Sam Bankman-Fried leaving Manhattan federal court on Thursday.
Matthew McDermott
Both Glenn and Sara Ellison are economists at MIT.
Both Glenn and Sara Ellison are economists at MIT.
Robert Miller

She went on to compete in the Math Prize for Girls while at Newton North High School before studying mathematics at Stanford University, where former professor Ruth Stackman described her to Forbes as “bright, focused, [and] very mathy.”

Ellison and Bankman-Fried, 30, crossed paths at the Wall Street trading firm Jane Street. Bankman-Fried’s parents are also both university lecturers, at Stanford in California. They became good friends and she joined Alameda Research, the hedge fund arm of the FTX crypto exchange, in 2018. She then became CEO in 2021. However, the company remained owned 90% by Bankman-Fried and 10% by another member of his circle.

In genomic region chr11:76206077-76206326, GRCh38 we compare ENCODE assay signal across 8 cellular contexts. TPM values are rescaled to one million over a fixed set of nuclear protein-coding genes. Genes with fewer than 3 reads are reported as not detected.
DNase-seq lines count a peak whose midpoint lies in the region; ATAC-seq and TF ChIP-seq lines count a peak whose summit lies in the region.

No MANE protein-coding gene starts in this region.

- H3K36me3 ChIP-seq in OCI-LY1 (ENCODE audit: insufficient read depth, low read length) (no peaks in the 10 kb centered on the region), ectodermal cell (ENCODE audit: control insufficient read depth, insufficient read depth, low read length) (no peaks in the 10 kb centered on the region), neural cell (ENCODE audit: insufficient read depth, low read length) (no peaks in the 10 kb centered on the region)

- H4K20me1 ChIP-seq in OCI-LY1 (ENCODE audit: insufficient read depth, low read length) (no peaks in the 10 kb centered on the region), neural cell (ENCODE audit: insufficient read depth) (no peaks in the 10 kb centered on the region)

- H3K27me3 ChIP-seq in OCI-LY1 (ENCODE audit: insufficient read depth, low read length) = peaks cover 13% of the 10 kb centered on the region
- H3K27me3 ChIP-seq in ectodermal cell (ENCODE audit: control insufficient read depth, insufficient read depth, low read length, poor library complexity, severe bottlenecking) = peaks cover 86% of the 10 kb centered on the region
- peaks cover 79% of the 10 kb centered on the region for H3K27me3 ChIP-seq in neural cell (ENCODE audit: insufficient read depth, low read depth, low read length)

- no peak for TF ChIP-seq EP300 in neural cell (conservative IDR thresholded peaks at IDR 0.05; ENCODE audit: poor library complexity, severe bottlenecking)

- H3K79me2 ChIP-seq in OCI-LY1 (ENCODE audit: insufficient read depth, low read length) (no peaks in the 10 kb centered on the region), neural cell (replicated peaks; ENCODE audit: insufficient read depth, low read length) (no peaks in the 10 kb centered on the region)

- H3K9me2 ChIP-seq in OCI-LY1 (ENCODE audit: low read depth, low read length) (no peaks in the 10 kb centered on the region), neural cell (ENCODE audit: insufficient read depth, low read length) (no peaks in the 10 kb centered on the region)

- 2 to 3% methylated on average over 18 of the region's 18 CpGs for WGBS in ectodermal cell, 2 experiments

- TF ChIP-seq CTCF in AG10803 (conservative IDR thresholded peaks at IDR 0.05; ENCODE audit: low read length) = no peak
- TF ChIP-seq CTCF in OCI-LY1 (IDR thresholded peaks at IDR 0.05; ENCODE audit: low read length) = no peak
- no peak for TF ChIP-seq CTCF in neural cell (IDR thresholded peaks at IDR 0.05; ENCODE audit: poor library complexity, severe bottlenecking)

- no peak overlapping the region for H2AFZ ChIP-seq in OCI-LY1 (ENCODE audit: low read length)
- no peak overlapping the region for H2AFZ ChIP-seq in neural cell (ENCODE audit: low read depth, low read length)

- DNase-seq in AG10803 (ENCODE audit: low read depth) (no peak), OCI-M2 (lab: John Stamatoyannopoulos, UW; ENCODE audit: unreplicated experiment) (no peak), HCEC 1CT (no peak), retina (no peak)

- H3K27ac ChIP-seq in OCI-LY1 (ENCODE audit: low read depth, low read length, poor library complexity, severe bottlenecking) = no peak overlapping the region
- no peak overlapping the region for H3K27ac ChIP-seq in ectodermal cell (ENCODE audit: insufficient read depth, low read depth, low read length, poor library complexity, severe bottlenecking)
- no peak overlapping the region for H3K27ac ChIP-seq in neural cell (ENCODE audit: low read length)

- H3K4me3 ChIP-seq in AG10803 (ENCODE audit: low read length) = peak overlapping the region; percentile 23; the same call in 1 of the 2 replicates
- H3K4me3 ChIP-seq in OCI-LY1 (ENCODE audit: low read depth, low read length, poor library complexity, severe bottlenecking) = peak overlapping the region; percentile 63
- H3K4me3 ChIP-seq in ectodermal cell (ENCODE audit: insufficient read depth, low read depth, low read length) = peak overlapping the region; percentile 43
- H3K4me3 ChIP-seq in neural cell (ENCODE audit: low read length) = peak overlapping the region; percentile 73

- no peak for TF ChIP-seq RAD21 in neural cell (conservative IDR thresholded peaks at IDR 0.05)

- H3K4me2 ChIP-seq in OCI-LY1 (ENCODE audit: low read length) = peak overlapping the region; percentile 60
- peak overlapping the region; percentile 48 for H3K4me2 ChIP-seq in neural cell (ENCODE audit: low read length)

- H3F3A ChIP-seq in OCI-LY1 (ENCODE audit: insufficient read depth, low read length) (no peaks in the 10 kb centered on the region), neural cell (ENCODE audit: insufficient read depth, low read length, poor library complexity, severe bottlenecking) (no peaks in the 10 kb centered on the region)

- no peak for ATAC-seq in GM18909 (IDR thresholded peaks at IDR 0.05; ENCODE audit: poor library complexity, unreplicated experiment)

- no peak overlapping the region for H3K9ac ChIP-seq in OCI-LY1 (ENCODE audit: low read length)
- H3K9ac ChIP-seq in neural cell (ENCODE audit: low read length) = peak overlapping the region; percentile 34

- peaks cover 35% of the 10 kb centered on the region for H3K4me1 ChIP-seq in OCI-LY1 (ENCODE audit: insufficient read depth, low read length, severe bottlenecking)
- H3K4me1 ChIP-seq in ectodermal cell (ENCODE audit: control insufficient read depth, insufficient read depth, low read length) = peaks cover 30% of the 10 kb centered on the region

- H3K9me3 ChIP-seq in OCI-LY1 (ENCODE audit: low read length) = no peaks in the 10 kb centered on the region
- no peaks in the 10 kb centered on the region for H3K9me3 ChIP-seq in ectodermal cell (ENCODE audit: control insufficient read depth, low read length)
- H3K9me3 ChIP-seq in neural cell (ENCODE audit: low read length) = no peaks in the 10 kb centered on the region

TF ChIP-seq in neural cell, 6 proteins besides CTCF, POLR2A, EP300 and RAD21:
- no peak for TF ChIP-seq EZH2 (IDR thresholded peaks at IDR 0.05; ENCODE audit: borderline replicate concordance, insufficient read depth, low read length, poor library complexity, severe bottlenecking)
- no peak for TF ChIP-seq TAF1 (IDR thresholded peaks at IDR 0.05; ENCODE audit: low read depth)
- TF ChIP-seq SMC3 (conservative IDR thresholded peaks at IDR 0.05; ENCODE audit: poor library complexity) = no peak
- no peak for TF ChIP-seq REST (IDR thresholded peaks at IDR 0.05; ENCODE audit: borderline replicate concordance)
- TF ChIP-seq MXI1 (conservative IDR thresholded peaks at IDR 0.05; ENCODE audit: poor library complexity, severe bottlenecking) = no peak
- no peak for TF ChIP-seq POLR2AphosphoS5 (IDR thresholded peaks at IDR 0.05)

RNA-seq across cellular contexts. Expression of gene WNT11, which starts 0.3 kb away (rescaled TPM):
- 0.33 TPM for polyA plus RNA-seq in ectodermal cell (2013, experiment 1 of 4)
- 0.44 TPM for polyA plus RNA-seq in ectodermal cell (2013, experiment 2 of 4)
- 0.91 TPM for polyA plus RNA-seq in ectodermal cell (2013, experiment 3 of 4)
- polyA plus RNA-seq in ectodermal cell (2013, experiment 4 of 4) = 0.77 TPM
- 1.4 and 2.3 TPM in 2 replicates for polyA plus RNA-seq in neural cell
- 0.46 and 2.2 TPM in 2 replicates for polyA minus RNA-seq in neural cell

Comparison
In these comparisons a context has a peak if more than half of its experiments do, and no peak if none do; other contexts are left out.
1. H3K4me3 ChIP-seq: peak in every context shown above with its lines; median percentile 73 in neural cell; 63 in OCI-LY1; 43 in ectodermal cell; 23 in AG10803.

In addition to documenting her supposed foray into polyamory on Tumblr, Ellison once boasted about drug use on social media.

Sara Ellison completed a doctorate at MIT in 1993.
Sara Ellison completed a doctorate at MIT in 1993.
Robert Miller

“Nothing like regular amphetamine use to make you appreciate how dumb a lot of normal, non-medicated human experience is,” she tweeted in 2021.

Ellison reportedly admitted to Alameda employees that FTX had used client funds to bail out the fledgeling hedge fund during a video call in November. She was eventually terminated as CEO by insolvency professional and current FTX CEO John J. Ray III after FTX and Alameda filed for Chapter 11 bankruptcy.

She pleaded guilty to federal fraud charges on Monday, and has subsequently been released on $250,000 bail.

Ellison was spotted getting coffee in New York City on Dec. 4.
Ellison was spotted getting coffee in New York City on Dec. 4.
Twitter / @AutismCapital

Although she could be sent to jail for up to 110 years for her part in the FTX-Alameda scandal — which has been said by federal prosecutors to have lost between $1 billion and $2 billion of customers’ cash — she is thought to have struck a deal with the feds for a much lighter sentence in return for her cooperation.